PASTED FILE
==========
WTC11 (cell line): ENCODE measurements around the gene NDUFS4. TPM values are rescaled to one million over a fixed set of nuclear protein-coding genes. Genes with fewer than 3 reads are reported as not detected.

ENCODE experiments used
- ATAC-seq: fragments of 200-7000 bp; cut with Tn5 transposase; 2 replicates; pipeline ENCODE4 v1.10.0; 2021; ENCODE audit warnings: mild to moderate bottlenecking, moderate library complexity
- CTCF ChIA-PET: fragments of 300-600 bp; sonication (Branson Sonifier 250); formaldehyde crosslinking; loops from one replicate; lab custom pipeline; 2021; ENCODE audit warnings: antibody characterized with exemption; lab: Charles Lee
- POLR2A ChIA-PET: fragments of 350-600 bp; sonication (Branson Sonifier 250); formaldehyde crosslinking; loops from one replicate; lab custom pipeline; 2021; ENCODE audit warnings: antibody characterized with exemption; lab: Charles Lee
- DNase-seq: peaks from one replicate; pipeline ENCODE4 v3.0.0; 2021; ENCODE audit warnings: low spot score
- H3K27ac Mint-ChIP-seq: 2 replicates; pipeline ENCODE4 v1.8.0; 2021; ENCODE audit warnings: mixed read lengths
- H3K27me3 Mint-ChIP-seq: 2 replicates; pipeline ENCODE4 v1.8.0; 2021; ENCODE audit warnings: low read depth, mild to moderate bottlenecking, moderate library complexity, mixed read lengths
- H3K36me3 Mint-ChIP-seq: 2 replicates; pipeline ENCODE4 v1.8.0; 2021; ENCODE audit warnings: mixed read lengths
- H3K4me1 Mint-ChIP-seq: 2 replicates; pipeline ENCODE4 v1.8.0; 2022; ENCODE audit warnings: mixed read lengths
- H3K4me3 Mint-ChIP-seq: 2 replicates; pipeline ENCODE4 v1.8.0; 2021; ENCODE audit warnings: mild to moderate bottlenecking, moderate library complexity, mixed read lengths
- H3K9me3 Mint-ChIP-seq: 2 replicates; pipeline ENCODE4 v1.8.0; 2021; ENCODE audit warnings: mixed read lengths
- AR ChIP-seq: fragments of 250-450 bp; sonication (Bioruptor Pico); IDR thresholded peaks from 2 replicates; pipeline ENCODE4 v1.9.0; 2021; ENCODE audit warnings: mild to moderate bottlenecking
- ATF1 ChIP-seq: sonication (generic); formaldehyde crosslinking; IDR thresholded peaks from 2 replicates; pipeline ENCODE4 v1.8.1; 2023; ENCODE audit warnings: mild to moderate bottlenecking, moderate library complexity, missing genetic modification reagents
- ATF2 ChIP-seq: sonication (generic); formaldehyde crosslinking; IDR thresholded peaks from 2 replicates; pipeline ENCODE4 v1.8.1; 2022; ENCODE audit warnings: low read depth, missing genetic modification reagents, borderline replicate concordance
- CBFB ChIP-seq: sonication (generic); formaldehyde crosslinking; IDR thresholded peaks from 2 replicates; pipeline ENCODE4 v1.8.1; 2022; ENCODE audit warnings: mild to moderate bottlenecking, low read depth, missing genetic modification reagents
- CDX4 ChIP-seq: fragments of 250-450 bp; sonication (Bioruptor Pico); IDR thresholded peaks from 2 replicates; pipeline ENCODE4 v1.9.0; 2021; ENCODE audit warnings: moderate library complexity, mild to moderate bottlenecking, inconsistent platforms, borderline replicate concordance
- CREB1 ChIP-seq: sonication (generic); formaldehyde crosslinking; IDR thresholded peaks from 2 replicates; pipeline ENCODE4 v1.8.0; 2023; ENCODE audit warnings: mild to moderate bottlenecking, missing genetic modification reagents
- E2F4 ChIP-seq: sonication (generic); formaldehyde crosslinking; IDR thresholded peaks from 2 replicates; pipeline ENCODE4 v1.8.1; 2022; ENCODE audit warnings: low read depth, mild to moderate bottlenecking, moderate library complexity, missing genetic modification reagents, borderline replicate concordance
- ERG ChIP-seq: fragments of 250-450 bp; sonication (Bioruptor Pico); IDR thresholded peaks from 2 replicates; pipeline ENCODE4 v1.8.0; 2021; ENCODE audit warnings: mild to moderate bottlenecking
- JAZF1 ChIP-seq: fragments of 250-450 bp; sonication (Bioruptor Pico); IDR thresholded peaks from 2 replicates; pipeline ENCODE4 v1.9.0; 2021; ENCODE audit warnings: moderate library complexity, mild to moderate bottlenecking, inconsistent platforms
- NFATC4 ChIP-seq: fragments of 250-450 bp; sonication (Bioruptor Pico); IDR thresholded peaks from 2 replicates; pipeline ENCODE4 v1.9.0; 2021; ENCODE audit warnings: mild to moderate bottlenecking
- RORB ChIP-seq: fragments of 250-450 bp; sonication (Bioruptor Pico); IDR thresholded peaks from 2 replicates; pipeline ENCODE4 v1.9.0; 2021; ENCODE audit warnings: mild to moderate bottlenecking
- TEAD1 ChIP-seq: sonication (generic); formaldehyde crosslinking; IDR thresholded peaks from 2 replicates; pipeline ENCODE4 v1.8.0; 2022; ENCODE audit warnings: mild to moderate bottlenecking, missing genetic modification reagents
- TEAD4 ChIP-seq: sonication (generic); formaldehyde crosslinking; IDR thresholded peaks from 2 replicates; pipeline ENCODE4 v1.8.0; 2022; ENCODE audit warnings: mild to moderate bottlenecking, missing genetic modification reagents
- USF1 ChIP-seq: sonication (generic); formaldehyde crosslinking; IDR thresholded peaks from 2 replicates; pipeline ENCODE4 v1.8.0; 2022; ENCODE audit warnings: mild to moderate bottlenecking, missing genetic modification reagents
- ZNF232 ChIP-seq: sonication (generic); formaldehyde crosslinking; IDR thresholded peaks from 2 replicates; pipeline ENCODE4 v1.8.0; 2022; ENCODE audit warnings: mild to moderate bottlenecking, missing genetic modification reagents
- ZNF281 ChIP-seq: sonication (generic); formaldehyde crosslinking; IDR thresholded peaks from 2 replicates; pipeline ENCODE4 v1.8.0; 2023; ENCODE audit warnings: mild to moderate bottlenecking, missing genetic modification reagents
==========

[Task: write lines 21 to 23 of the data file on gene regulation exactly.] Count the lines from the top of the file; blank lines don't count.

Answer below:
- JAZF1 ChIP-seq: fragments of 250-450 bp; sonication (Bioruptor Pico); IDR thresholded peaks from 2 replicates; pipeline ENCODE4 v1.9.0; 2021; ENCODE audit warnings: moderate library complexity, mild to moderate bottlenecking, inconsistent platforms
- NFATC4 ChIP-seq: fragments of 250-450 bp; sonication (Bioruptor Pico); IDR thresholded peaks from 2 replicates; pipeline ENCODE4 v1.9.0; 2021; ENCODE audit warnings: mild to moderate bottlenecking
- RORB ChIP-seq: fragments of 250-450 bp; sonication (Bioruptor Pico); IDR thresholded peaks from 2 replicates; pipeline ENCODE4 v1.9.0; 2021; ENCODE audit warnings: mild to moderate bottlenecking